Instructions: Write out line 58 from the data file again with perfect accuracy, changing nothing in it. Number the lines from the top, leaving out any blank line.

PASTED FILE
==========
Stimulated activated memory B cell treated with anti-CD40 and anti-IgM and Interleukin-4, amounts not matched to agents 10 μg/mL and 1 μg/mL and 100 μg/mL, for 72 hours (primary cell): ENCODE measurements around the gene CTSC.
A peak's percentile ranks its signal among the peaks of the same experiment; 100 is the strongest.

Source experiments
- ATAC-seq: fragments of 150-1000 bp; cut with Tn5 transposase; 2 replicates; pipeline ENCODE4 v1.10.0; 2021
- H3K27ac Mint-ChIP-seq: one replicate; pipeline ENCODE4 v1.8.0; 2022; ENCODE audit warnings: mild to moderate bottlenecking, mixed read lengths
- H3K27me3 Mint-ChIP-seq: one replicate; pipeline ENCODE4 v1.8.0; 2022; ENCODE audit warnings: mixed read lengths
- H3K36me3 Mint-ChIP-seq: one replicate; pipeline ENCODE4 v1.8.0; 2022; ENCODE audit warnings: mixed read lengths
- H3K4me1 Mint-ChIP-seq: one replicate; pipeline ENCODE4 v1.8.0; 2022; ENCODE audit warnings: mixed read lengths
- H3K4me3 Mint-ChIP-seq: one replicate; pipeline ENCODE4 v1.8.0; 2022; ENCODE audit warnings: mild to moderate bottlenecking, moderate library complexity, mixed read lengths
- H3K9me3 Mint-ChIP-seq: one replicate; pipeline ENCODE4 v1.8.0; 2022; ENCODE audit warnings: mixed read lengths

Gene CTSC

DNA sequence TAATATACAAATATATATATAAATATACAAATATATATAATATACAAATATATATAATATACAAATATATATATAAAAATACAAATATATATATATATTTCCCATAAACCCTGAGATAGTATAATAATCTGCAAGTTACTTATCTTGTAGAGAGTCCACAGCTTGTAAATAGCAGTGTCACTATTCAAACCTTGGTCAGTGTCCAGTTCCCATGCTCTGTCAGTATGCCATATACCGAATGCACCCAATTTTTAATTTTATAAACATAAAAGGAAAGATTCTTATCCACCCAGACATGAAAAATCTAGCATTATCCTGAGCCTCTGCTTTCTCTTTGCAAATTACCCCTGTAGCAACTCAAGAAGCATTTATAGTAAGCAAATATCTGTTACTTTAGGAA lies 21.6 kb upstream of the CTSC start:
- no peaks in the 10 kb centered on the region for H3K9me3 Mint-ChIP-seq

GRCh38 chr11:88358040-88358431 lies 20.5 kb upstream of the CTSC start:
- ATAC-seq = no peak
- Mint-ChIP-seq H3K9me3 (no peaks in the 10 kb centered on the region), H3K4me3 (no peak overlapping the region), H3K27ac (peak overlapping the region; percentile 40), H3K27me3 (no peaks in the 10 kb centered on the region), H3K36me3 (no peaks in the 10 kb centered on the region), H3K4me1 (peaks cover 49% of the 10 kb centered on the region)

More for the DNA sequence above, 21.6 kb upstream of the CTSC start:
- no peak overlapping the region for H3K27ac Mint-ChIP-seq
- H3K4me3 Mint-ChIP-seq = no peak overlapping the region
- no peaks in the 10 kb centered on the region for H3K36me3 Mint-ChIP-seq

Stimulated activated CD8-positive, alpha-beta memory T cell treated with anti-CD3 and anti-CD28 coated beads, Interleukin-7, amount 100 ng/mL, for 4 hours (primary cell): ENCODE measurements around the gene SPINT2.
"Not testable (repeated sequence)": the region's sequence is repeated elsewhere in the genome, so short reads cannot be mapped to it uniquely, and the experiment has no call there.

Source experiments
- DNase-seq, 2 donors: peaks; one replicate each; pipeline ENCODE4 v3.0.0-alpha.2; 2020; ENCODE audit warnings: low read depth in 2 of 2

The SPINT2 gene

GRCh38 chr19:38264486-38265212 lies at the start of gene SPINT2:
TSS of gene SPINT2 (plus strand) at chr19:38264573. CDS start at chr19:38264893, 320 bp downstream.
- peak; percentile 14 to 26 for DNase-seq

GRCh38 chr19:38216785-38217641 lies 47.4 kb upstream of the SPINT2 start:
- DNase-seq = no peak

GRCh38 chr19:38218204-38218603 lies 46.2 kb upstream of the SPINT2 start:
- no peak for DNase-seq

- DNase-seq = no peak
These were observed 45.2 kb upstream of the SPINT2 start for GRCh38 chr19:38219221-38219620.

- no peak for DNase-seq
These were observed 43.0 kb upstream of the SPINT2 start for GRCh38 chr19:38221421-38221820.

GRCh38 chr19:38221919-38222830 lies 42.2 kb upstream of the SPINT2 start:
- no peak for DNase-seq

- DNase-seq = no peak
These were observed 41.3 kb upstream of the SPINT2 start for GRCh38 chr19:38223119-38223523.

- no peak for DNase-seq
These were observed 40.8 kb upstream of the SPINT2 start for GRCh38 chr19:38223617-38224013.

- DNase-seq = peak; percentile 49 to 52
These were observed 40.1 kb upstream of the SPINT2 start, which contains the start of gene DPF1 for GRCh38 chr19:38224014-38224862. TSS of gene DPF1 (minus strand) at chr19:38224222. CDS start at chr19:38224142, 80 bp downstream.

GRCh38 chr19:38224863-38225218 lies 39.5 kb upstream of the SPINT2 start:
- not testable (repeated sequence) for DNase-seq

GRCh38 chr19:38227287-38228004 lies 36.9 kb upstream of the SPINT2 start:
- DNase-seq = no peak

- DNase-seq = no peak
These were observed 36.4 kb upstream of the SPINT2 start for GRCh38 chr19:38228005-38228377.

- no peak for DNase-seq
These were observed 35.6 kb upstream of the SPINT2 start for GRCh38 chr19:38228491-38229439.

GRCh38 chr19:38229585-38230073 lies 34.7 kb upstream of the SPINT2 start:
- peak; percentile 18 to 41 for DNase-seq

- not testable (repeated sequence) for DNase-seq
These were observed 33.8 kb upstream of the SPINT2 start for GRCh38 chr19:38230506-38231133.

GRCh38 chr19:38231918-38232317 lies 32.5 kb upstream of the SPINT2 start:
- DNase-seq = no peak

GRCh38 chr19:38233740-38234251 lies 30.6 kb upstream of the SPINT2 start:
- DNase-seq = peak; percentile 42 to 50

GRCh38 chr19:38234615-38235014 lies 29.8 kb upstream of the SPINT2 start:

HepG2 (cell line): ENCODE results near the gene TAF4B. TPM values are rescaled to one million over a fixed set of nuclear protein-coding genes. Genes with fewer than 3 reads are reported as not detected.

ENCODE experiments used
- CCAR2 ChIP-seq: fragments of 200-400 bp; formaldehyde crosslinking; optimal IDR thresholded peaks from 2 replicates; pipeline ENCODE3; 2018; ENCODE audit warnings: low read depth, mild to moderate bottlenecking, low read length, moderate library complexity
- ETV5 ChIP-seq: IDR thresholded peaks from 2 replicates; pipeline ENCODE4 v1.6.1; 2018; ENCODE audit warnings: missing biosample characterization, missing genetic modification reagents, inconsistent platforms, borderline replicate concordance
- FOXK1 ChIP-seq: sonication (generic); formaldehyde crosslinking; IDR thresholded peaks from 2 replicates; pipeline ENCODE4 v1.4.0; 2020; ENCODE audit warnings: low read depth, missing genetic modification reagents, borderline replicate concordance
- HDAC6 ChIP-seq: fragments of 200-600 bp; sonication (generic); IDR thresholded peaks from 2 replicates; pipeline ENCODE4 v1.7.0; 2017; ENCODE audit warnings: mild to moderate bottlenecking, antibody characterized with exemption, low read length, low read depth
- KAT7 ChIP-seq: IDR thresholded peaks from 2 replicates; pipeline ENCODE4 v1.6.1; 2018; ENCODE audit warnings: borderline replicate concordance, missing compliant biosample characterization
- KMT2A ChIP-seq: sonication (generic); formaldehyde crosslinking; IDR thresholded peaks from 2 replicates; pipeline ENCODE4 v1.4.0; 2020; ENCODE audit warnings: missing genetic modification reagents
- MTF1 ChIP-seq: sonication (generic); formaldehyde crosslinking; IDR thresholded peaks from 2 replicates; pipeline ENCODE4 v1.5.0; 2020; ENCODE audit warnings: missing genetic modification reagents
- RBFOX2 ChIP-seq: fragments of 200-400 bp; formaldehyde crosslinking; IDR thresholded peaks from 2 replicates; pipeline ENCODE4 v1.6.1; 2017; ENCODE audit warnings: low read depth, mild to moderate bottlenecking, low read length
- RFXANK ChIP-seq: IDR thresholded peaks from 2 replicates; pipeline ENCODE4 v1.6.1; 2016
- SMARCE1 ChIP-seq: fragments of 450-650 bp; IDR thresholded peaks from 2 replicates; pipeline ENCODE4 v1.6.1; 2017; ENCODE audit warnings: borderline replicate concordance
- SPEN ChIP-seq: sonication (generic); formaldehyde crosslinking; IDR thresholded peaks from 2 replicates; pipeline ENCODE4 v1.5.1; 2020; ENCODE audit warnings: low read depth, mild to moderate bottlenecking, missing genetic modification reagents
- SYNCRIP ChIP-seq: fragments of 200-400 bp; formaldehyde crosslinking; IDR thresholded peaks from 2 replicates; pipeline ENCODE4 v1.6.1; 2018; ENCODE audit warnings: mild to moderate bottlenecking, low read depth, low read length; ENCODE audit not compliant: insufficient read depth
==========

- DNase-seq = no peak